Director: Gregory Hoblit
Cast: Anthony Hopkins, Ryan Gosling, David Strathairn, Rosamund Pike, Billy Burke, Embeth Davidtz, Cliff Curtis, Fiona Shaw
MPAA Rating: (for language and some violent content)
Running Time: 1:52
Release Date: 4/20/07
Review by Mark Dujsik
Fracture is not nearly as smart as it thinks it is. That's all right, though; it does a fairly decent job pretending. The film is a legal thriller that has all the elements: missing evidence, unreliable witnesses, a drawn out investigation, and courtroom scenes that should have those in the legal profession laughing themselves silly at their inaccuracies. That the film focuses entirely on those elements to garner thrills is a strength, though, and it never resorts to cheap chases, a shadowy witness who uncovers all, or, basically, any kind of shoddy copouts. No, for all its police procedures and trial scenes, Fracture is really a battle of wills between two arrogant rivals, and most of the pleasure of the film comes from watching Anthony Hopkins playing elaborate mind games and seeing Ryan Gosling unload all kinds of nervous tics as his character comes close to bowing to the pressure. They're solid characters these actors play, with Hopkins emitting devious, sardonic contempt as only he can and Gosling making his character's discovery of a soul believable. The conflict between characters with similar temperaments but contradictory goals is simple, but here, it is involving nonetheless.
Hopkins plays Ted Crawford, a well-to-do engineer at an aeronautical firm, who follows his wife Jennifer (Embeth Davidtz) and her lover Rob Nunally (Billy Burke) to their hotel. Upon his early arrival home, he reveals his knowledge of his wife's affair and shoots her in the face (there's a creepy image of his reflection in her blood). He cleans up the scene of the crime, and soon Nunally, a negotiator, is at the scene. When he discovers that it was his lover who was shot (they did not use their real names) and after some provoking by Crawford, Nunally manages to subdue Crawford and arrest him. Meanwhile, Willy Beachum (Gosling), a prosecutor with the district attorney's office, is on his way to a new job with a prestigious private firm. His boss (David Strathairn) hates to see him go, and tells us of Beachum's 97 percent conviction rate in the process. Before going to a party for his new firm, Beachum heads to court to represent the state in Crawford's arraignment. Crawford has confessed to the attempted murder of his wife but pleads not guilty, asks for an immediate trial, wants to represent himself, and requests that Beachum prosecute. Seeing another easy win, Beachum agrees.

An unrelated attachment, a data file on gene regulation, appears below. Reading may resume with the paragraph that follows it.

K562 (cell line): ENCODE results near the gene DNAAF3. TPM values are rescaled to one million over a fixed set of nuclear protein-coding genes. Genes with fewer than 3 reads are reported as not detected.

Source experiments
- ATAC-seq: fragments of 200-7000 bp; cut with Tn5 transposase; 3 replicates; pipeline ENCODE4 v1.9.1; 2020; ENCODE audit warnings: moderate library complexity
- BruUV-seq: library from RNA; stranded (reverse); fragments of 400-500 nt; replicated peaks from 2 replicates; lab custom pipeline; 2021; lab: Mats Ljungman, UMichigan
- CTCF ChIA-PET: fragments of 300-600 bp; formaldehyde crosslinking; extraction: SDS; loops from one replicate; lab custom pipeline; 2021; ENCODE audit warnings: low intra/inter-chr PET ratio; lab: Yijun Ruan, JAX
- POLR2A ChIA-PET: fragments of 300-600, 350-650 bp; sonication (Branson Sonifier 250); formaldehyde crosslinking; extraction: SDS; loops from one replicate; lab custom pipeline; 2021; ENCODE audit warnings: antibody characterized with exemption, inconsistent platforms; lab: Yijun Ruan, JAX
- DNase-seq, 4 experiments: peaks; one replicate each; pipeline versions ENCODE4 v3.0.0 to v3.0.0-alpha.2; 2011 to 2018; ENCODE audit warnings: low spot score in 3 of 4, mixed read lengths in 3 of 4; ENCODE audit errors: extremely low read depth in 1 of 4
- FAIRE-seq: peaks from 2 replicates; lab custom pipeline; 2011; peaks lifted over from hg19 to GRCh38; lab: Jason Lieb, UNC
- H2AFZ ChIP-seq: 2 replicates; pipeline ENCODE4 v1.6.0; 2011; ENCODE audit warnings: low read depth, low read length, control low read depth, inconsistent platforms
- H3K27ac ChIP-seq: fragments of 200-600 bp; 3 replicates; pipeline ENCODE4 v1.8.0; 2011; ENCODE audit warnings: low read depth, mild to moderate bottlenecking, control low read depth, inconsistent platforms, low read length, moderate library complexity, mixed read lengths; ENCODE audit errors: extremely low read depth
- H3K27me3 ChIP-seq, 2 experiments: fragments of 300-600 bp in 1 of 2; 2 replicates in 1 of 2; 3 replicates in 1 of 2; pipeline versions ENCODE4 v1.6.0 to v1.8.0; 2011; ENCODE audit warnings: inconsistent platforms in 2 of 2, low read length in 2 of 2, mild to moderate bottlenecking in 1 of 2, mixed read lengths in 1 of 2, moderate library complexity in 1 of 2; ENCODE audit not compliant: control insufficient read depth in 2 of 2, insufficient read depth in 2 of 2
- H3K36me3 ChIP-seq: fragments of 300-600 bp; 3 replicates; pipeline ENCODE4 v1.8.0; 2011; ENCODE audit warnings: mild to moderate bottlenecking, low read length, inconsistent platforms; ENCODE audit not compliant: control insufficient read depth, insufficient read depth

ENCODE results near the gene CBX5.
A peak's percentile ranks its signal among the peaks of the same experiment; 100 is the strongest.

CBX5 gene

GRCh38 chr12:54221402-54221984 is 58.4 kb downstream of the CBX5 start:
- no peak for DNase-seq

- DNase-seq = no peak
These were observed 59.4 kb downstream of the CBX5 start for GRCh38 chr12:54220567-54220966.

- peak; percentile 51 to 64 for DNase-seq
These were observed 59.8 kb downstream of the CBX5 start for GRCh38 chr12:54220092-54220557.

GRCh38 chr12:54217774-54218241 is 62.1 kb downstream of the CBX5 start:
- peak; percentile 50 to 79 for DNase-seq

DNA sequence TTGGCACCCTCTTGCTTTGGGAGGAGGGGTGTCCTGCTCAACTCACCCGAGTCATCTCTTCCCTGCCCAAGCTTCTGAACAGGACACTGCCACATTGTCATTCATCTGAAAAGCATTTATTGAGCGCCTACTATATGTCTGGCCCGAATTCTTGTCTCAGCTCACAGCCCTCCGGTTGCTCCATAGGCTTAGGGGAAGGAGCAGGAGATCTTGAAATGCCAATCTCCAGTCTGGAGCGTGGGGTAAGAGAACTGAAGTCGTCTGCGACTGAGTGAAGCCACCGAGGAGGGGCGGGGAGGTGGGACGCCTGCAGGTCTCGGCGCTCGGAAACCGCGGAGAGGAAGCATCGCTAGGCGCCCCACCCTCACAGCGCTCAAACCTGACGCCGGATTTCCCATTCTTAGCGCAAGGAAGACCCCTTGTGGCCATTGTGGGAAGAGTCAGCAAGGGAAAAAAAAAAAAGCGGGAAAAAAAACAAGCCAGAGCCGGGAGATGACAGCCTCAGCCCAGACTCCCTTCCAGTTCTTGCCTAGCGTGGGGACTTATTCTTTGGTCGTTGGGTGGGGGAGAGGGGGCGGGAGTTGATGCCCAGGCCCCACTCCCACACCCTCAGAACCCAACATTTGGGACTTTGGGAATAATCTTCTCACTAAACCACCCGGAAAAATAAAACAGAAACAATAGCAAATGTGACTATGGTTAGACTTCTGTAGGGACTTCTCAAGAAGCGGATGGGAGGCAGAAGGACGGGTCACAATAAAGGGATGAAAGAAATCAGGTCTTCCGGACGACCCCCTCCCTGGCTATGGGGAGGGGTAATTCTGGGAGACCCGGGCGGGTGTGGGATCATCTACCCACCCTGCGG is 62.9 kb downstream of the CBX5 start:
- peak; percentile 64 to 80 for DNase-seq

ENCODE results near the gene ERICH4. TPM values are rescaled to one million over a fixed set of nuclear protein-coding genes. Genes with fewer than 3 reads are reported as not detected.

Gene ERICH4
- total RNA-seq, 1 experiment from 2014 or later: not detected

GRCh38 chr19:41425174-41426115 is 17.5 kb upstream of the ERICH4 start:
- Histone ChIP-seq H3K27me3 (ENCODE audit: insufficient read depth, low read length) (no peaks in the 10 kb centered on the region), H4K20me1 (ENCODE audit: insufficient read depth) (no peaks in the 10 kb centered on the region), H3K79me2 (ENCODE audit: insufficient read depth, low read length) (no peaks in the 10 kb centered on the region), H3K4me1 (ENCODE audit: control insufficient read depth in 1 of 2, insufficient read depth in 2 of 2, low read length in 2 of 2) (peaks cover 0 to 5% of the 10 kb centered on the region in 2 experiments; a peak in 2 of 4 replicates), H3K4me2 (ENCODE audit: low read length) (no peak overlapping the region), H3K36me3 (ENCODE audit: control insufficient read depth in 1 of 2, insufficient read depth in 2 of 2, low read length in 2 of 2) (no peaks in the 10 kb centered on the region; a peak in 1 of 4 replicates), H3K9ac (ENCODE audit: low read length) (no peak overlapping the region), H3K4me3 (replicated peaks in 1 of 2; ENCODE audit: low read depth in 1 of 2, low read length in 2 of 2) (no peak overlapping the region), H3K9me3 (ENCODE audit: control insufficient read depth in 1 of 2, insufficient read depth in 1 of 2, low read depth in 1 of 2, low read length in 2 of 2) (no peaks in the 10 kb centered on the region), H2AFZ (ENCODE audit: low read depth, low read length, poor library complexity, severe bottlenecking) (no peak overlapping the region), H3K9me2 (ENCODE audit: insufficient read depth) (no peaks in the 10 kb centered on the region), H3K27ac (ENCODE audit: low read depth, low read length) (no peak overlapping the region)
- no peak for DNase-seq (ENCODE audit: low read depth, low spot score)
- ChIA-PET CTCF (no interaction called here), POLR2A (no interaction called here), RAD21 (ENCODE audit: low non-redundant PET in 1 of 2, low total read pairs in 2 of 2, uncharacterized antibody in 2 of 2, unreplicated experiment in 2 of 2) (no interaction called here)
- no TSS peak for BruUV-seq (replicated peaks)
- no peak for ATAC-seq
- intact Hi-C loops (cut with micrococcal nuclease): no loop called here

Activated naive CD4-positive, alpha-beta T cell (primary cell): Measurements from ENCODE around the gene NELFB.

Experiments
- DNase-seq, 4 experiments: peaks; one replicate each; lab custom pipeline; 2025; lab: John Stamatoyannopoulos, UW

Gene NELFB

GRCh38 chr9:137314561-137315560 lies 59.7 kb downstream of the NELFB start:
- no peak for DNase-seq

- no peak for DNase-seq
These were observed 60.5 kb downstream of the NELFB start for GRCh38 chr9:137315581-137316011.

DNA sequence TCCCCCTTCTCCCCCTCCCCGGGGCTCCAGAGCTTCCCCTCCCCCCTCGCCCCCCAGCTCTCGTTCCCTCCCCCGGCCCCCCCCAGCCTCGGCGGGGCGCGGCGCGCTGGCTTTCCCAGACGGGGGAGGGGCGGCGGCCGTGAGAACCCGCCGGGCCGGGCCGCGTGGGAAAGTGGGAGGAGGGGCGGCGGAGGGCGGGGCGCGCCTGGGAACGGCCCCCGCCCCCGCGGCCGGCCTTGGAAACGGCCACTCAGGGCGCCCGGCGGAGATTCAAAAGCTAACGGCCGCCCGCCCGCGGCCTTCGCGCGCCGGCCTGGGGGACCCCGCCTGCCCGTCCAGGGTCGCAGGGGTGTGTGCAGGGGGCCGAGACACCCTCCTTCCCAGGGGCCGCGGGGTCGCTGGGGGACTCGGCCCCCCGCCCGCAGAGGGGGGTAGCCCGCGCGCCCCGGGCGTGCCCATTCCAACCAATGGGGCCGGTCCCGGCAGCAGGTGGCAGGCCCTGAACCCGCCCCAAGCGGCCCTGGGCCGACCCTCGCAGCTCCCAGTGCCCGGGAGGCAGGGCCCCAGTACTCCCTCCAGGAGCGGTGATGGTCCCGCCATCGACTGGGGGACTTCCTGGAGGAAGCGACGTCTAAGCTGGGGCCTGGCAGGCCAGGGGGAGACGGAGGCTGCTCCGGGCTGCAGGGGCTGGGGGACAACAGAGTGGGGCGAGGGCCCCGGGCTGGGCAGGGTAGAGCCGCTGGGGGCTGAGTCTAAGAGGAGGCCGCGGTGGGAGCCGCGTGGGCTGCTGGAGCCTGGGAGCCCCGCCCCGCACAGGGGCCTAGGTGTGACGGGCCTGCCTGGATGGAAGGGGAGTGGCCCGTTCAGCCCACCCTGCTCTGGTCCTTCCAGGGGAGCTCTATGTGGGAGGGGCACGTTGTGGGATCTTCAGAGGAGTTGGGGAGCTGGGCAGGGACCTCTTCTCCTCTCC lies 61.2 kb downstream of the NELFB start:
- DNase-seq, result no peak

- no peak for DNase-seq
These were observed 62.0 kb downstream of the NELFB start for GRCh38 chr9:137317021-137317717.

There's a big problem, though. It turns out Crawford's gun was never fired, and that means the non-smoking gun is no longer admissible as evidence. Then there's the fact that Beachum's new boss Nikki (Rosamund Pike) wants him to catch up on his first big case for the firm in two weeks, and he starts a pre-interoffice romantic entanglement with her. There's a lot on Beachum's plate, but he's too proud to think any different. The same goes for Crawford, whose seeming indifference to the trial has some more complicated reasoning. Crawford sits there in court, sketching in his legal pad, as damning testimony is presented, not even taking advantage when the judge recommends he object to one of Beachum's leading questions. There's a plan here, and Beachum's equally arrogant presumption that the case will end in his favor is a major component. They meet in jail to discuss the case, but more mind games ensue, as Crawford tells Beachum what he's learned about his opponent from a private investigator and tells him about flaws in eggs and people (Crawford later sends Beachum a broken egg to—get it—egg him on).
There's much going on, and it's actually a bit too much. The entire romantic subplot with Nikki and the ticking clock device of Beachum's new job are filler material that only adds to Beachum's pride and lack of attention, traits that are clear even without these subplots. More interesting is how Beachum is humbled by Crawford's game to the point that visits to Mrs. Crawford's bedside turn from hoping to get testimony if she were to awaken from her coma to caring for what will become of her (his reading of Dr. Seuss' "Oh, the Places You'll Go!" is strangely effective—somewhat haunting and oddly appropriate). A moral dilemma arises when Nunally tells Beachum he "knows a guy" who could give the case the evidence it needs to convict Crawford, and while Daniel Pyne and Glenn Gers' screenplay doesn't play that predicament to its fullest, Gosling's transition from scummy to tender works nonetheless. Director Gregory Hoblit and cinematographer Kramer Morgenthau give the film a noir look, using lights and shadows to great affect in the color palette. Hopkins has devilish fun in a performance of unnerving stillness that underscores his character's diabolical humor.
The key twist—whose revelation is saved until the last minute and discovery by the characters is only by forced happenstance—is obvious about halfway through, and those new job/romance subplots are unnecessary reiteration. Still, Fracture succeeds in its semi-smart plot, dialogue-driven thrills, and striking visual execution.
Copyright © 2007 by Mark Dujsik. All rights reserved.
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